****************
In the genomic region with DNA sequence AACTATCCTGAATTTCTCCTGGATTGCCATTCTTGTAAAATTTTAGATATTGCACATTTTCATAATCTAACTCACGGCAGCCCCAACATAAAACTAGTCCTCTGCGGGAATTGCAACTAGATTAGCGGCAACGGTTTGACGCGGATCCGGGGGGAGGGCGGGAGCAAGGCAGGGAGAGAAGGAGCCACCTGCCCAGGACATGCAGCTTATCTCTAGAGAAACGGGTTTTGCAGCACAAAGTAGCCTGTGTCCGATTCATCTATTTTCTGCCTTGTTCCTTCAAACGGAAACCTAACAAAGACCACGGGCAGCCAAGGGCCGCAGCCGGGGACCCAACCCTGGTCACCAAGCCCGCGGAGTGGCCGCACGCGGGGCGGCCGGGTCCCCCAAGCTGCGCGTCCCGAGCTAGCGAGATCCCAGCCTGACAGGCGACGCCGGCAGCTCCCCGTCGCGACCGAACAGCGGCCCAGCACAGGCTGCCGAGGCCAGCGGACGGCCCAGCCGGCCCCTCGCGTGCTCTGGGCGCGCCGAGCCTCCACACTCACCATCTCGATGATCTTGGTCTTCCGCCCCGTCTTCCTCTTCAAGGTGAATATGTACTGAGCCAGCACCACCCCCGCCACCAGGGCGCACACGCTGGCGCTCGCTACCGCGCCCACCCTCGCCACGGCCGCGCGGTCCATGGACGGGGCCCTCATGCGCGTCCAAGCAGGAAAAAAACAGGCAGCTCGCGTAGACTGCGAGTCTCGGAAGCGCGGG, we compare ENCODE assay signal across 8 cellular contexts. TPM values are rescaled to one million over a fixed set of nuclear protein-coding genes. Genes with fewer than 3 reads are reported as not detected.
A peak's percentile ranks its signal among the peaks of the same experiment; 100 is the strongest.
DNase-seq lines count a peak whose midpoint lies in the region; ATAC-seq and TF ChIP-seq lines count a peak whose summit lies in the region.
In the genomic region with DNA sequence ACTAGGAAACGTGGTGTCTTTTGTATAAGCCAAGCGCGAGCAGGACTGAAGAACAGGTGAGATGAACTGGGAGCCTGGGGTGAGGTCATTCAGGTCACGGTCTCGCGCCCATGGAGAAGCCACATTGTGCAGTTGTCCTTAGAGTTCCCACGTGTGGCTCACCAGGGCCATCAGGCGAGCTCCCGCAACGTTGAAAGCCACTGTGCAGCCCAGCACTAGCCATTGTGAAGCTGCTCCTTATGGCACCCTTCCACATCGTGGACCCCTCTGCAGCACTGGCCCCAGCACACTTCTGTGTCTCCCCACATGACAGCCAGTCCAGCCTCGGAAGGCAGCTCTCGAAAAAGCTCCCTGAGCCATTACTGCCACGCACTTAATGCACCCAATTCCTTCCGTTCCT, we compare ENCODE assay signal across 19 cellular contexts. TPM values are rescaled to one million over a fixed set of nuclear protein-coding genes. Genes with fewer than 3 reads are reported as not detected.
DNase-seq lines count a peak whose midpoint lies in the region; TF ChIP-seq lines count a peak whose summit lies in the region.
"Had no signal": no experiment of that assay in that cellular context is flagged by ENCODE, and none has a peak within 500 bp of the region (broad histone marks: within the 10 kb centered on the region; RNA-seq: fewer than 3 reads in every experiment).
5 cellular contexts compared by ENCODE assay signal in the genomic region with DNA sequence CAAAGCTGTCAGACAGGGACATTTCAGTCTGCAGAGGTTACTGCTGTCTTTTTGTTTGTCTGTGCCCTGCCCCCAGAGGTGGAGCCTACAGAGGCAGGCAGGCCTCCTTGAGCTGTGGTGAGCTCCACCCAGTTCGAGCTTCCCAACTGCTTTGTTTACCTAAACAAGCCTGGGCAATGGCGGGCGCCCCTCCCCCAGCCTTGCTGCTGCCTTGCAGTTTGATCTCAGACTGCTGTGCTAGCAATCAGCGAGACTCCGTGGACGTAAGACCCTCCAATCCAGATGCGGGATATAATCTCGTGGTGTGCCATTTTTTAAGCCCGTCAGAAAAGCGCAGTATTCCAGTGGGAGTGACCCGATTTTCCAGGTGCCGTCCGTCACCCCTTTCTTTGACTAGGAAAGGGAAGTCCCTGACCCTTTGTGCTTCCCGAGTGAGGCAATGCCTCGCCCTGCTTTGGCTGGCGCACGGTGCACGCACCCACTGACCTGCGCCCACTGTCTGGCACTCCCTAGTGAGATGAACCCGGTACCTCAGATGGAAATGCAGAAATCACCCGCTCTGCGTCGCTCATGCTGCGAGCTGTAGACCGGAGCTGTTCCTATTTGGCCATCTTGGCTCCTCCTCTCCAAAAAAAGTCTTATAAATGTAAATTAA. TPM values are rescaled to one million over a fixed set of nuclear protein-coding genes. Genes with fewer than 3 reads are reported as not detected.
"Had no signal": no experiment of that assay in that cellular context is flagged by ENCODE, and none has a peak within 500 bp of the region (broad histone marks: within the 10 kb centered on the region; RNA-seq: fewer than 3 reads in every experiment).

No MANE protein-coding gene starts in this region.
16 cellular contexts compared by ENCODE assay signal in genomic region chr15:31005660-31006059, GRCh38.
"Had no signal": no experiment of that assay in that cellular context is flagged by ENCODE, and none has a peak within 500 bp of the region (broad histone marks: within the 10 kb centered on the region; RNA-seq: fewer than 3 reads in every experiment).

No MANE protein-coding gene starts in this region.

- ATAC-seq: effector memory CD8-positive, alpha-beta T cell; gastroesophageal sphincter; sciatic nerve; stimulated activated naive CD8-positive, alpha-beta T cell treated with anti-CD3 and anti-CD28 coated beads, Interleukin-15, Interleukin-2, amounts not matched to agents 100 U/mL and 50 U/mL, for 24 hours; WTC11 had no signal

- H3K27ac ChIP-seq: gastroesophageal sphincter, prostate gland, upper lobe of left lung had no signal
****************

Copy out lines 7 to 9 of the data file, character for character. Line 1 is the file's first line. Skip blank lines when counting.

5 cellular contexts compared by ENCODE assay signal in the genomic region with DNA sequence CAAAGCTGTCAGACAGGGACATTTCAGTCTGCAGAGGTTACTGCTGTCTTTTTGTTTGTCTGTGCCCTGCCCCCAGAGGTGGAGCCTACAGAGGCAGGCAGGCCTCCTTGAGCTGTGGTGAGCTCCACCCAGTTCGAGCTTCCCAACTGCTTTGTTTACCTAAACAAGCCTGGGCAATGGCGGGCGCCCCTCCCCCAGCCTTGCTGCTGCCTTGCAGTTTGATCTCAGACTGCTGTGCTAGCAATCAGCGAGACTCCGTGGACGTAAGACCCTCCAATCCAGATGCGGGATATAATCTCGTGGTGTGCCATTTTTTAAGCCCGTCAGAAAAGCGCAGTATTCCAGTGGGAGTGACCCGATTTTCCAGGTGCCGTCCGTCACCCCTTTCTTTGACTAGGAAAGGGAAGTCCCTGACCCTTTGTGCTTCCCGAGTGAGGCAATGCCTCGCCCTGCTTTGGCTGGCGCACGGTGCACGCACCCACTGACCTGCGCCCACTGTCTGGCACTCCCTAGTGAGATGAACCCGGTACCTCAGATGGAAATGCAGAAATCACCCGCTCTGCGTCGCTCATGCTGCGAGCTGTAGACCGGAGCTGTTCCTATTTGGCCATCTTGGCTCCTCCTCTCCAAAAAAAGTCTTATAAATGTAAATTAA. TPM values are rescaled to one million over a fixed set of nuclear protein-coding genes. Genes with fewer than 3 reads are reported as not detected.
"Had no signal": no experiment of that assay in that cellular context is flagged by ENCODE, and none has a peak within 500 bp of the region (broad histone marks: within the 10 kb centered on the region; RNA-seq: fewer than 3 reads in every experiment).

No MANE protein-coding gene starts in this region.